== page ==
Fires in Danish cities after Mohammed cartoon republished
During the past week, cars and trash containers have been set on fire in Copenhagen and other Danish cities by protesters angry at the reprinting.
Copenhagen -- Danish Justice Minister Lene Espersen said a recent wave of fires deliberately set in several cities amid a new row over the Mohammed cartoons was "completely unacceptable."
During the past week, cars and trash containers have been set on fire in Copenhagen, and overnight Friday and over the weekend, several other cities including Aarhus also reported burning cars or dumpsters.
A school in a Copenhagen suburb was also set ablaze overnight.
Police said six youths were to appear in court Friday on suspicion of arson and other crimes.
"It is shocking and worrying," Espersen told news agency Ritzu of the blazes, adding that there were "other means" to express discontent than throwing stones at police or emergency services or setting fires.
The authorities blamed mainly juveniles from immigrant families for the attacks, and welcomed efforts by parents and volunteers who have patrolled the streets trying to calm youths.
A year ago, parts of Copenhagen were impacted by rioting when a building that housed an independent youth center was evicted and torn down, triggering massive protests.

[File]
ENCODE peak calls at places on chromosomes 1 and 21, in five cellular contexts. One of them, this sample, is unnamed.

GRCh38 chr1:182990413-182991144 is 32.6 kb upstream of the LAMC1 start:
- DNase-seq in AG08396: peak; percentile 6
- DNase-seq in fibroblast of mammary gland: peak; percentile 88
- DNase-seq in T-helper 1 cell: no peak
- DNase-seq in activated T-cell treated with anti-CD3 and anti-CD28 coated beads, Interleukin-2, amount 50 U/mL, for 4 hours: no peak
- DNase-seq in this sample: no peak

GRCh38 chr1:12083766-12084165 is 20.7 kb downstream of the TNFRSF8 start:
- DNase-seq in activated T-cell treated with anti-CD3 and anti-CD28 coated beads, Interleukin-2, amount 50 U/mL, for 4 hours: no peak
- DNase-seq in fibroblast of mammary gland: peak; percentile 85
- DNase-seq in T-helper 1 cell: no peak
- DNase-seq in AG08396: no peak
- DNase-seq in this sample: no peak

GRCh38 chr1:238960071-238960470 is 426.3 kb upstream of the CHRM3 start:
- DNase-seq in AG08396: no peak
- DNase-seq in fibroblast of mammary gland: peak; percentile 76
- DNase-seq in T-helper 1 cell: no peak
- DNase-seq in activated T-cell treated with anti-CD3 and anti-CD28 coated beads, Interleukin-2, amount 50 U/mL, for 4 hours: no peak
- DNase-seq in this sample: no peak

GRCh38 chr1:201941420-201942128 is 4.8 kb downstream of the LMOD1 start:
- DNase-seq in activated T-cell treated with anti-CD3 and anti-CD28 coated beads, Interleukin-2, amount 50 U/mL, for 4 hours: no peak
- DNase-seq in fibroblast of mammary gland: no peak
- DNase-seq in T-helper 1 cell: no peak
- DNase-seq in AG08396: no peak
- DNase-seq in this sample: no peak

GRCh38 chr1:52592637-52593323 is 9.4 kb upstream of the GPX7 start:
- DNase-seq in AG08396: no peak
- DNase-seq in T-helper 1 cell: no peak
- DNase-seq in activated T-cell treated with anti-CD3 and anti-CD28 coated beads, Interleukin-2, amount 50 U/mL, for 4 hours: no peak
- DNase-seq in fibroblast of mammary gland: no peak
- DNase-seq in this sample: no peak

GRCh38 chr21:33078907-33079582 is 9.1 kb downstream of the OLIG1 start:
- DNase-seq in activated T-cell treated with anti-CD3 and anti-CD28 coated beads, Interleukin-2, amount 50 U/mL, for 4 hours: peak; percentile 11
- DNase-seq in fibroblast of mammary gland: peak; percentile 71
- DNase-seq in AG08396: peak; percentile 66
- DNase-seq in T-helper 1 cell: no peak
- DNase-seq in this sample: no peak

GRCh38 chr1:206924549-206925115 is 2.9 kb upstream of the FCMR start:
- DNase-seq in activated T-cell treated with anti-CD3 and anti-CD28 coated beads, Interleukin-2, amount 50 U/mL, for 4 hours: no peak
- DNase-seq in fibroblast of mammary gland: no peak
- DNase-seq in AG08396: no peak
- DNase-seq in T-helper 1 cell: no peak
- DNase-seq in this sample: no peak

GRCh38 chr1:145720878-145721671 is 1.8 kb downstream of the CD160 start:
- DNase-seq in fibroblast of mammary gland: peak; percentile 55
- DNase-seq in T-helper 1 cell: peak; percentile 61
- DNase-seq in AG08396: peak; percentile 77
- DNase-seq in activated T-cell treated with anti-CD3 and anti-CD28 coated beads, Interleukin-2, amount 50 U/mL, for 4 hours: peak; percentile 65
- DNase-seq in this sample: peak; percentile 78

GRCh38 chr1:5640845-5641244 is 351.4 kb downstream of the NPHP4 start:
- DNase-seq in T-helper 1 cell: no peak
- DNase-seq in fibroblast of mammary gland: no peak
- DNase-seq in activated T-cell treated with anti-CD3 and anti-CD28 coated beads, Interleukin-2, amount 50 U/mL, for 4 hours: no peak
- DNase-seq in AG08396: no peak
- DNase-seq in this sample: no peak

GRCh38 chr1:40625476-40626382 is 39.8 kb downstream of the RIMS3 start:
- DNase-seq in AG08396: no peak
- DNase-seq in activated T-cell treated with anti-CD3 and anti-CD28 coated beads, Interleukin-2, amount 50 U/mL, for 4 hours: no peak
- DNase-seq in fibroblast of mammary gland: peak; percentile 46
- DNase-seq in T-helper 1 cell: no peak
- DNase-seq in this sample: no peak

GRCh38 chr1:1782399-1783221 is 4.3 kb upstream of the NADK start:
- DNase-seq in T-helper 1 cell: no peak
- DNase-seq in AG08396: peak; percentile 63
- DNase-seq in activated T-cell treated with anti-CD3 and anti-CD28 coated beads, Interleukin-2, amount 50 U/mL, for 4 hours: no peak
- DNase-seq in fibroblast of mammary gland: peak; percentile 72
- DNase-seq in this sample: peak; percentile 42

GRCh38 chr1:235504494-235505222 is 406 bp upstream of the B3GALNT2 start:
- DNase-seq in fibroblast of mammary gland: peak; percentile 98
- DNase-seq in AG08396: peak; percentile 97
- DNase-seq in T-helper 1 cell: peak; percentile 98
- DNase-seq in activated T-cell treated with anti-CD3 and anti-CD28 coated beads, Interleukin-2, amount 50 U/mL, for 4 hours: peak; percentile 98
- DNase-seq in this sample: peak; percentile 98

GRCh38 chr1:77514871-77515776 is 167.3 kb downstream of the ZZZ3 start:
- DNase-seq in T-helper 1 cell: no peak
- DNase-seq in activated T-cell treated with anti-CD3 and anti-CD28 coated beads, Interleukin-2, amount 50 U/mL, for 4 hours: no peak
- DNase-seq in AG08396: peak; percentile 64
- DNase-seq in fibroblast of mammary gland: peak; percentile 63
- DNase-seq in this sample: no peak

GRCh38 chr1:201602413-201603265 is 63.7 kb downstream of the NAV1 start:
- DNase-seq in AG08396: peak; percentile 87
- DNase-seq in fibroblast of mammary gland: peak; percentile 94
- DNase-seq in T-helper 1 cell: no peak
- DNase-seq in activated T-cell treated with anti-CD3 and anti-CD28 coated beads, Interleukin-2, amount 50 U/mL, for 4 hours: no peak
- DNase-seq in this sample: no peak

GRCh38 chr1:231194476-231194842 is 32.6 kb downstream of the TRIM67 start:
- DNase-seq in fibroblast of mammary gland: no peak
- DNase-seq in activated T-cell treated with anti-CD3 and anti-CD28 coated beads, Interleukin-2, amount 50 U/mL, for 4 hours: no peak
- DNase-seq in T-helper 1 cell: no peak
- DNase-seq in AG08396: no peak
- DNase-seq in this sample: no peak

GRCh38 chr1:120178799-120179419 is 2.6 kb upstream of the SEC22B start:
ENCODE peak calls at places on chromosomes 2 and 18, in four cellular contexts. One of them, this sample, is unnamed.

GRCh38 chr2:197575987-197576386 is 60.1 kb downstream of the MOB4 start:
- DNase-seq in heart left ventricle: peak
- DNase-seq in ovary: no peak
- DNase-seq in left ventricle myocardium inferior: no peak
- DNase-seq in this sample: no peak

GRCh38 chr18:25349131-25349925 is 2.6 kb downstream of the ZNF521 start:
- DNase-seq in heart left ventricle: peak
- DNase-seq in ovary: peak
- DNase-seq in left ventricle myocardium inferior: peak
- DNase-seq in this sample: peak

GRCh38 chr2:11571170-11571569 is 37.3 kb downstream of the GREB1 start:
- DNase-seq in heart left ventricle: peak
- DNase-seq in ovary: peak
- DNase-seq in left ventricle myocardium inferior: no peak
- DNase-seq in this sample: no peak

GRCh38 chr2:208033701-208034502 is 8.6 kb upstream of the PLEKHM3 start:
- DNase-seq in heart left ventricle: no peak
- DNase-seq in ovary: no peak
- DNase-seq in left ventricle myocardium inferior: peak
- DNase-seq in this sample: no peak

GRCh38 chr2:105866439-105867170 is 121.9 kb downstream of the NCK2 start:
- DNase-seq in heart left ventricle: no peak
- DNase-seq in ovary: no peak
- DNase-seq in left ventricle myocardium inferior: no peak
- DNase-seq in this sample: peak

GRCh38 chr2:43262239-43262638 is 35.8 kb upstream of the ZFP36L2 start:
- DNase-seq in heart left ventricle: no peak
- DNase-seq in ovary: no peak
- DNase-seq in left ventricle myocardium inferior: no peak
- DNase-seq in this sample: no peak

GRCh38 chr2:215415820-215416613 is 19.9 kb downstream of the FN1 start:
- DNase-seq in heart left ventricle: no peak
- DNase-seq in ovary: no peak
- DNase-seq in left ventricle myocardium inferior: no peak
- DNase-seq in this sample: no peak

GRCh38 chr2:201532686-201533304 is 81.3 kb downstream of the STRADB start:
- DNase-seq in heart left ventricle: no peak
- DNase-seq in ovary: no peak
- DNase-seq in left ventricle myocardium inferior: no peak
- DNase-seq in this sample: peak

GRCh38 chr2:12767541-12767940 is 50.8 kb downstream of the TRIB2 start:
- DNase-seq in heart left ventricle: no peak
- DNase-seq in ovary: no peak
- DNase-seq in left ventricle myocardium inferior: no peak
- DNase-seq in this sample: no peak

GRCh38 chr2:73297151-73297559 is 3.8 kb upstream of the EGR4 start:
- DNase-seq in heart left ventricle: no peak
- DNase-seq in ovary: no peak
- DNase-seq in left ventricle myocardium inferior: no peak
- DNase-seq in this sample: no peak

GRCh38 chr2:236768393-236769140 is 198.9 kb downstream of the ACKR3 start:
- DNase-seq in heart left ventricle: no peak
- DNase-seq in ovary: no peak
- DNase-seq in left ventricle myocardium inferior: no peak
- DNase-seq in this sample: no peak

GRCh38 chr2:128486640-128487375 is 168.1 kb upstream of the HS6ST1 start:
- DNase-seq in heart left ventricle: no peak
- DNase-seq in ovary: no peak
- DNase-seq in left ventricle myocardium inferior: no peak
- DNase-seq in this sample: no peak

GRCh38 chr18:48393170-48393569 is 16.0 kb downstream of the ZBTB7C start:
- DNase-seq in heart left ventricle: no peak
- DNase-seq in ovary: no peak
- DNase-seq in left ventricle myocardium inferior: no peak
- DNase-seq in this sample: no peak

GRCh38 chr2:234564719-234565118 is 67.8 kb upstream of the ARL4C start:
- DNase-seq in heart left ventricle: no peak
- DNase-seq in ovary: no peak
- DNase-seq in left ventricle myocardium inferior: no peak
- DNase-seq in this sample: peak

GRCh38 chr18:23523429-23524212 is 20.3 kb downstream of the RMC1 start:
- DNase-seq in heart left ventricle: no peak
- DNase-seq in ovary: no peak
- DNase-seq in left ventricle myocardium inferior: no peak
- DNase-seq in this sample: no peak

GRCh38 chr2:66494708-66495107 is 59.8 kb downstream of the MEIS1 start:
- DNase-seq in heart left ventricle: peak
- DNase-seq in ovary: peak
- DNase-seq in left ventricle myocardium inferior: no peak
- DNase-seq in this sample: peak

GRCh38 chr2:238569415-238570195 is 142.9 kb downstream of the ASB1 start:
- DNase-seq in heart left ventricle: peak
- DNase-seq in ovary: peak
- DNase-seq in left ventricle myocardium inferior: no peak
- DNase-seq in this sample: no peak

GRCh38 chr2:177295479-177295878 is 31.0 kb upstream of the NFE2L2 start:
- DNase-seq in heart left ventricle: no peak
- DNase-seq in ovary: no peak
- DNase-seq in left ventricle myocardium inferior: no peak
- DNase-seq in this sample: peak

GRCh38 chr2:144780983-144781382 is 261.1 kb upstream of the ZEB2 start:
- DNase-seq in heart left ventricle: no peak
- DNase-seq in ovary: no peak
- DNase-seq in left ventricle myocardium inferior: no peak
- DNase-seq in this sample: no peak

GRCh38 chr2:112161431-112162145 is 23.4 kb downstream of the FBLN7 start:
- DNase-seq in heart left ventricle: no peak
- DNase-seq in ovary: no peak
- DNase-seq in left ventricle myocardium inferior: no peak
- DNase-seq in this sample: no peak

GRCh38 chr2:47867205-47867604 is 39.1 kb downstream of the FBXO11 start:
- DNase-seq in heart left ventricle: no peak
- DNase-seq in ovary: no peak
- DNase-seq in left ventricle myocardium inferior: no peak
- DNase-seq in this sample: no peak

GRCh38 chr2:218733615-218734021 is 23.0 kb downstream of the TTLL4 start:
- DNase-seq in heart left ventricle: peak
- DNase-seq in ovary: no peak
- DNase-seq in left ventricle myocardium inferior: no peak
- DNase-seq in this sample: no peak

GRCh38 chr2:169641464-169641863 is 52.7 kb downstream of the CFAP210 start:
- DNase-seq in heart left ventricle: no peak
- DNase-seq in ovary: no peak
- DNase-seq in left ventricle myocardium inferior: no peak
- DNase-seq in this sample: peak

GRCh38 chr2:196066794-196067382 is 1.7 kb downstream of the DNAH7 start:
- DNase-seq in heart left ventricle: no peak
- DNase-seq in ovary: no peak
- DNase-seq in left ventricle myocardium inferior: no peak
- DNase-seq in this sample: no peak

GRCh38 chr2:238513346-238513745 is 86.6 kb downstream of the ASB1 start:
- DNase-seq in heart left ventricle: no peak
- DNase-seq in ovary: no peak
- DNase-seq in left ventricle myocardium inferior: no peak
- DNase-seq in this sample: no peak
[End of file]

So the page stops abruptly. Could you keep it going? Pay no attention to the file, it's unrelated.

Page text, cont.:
Copenhagen mayor Ritt Bjerregaard also slammed the arson attacks, noting fears among inhabitants in affected districts.
Copenhagen University sociologist Rene Karpantschof said the unrest could be linked to growing social and economic inequality. Police had also been given greater leeway to search people, increasing tensions among some groups.
"It is not unreasonable that the unrest is inspired by the actions of the youth center activists, but also by events in France," he said according to Ritzau, referring to events in some Paris suburbs.
Karpantschof did not rule out a link to the recent arrests of three men suspected of plotting to murder a Danish newspaper cartoonist. Two of the men were Tunisian nationals and face deportation.
Kurt Westergaard, 73, who drew the cartoon that depicted Mohammed wearing a bomb as a turban, told public broadcaster DR in an interview late Thursday that he did not regret his work.
"I am too old and stubborn to back down," Westergaard said, saying he had been threatened by "fanatics" while "I only did my job."
He said the cartoon was aimed at illustrating how some groups get "spiritual dynamite" from Islam.
The cartoon was one of 12 published in newspapers that sparked violent protests in 2006 by Muslims around in the world.
Westergaard said his cartoon was made against the backdrop of the Danish context and was "sad" that the cartoon had caused deaths.
Leading Danish newspapers Wednesday republished the cartoon after police said they had uncovered an alleged plot to murder Westergaard.
The publication was said to be a stand for freedom of expression.
DPA with Expatica